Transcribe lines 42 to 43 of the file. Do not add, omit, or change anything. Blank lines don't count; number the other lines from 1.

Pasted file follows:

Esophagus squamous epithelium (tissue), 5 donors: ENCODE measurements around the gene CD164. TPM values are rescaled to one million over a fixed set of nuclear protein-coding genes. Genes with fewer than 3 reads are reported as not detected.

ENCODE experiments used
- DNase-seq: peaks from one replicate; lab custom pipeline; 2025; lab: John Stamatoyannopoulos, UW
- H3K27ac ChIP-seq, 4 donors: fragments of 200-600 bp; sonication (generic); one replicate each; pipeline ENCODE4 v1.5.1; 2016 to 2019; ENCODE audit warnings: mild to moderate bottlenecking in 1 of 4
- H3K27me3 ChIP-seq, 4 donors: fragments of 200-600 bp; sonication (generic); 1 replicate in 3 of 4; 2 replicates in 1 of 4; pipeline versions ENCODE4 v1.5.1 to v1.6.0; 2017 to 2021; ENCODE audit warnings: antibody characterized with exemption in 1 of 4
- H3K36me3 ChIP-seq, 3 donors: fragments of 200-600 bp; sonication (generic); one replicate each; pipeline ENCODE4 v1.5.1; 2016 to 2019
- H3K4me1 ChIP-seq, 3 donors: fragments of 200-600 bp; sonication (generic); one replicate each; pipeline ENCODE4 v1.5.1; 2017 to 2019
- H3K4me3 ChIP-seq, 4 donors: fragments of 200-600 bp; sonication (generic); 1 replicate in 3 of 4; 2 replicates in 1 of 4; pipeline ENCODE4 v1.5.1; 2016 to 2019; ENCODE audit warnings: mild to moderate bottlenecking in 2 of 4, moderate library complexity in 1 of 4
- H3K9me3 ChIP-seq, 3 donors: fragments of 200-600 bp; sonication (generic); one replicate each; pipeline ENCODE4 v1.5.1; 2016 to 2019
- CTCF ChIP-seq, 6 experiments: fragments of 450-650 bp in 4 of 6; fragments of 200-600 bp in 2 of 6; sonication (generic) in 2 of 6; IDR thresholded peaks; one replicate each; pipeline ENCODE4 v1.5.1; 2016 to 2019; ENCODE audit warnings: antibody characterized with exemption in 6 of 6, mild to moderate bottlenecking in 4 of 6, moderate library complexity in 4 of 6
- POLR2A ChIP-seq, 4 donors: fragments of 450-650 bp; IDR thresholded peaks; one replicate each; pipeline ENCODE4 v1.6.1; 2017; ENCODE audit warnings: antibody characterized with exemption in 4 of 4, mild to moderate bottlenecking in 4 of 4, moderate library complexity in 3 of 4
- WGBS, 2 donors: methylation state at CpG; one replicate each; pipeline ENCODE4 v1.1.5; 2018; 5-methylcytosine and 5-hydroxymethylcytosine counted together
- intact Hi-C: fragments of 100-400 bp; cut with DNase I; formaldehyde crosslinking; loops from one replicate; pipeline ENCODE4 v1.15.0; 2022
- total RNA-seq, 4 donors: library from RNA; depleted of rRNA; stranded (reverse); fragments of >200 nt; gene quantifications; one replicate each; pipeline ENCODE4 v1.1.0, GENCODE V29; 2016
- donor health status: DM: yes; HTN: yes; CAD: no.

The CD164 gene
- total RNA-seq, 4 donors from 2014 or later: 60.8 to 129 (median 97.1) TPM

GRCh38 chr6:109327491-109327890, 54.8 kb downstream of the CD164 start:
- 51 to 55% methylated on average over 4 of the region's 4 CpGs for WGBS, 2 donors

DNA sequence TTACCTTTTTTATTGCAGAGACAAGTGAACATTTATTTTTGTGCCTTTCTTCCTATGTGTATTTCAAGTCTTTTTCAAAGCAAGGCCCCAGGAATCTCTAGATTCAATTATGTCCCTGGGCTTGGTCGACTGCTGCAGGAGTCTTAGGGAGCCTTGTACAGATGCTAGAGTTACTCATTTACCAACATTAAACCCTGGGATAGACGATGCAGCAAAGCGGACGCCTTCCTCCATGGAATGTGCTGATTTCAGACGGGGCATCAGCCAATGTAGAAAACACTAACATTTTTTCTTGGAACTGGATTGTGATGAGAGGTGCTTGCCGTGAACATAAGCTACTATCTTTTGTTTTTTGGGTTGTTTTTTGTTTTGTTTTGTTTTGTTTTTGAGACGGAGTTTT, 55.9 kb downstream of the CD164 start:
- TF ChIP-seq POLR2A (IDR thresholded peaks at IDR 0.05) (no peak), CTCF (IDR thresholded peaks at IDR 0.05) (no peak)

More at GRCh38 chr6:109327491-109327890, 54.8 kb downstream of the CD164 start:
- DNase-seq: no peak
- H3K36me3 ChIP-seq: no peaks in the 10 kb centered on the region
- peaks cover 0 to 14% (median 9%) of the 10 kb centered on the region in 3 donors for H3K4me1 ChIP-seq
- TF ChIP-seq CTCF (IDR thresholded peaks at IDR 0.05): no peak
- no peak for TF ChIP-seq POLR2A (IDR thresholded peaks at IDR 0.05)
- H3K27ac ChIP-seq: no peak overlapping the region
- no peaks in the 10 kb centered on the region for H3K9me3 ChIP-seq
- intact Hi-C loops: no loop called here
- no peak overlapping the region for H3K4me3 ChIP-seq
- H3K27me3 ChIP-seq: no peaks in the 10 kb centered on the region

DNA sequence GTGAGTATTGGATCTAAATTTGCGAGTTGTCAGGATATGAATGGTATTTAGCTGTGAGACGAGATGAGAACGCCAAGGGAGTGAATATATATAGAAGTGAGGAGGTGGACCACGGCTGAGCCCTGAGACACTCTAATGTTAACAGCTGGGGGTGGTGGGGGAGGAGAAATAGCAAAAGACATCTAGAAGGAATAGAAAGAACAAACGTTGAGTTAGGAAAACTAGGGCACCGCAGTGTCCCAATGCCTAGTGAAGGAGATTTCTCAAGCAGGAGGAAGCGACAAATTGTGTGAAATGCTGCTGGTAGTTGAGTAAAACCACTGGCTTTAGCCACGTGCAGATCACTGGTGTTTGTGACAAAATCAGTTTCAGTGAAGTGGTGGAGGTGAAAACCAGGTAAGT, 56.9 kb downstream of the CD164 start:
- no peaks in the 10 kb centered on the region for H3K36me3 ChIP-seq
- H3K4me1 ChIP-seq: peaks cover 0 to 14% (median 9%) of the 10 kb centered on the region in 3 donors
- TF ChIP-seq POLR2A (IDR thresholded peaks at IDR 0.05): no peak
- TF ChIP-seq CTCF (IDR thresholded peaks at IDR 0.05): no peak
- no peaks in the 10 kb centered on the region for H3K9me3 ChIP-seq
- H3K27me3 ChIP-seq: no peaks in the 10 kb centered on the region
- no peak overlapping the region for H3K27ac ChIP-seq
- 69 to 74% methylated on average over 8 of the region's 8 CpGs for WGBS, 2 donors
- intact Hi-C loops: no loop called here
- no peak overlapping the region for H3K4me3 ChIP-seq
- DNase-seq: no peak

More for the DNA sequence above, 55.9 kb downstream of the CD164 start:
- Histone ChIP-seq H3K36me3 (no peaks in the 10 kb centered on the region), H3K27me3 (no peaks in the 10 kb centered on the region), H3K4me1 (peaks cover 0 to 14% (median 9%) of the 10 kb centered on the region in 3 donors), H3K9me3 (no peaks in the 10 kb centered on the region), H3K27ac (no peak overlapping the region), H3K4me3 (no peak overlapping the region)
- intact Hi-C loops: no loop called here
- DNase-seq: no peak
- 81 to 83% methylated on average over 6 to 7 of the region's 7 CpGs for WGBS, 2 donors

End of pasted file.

- intact Hi-C loops: no loop called here
- no peak overlapping the region for H3K4me3 ChIP-seq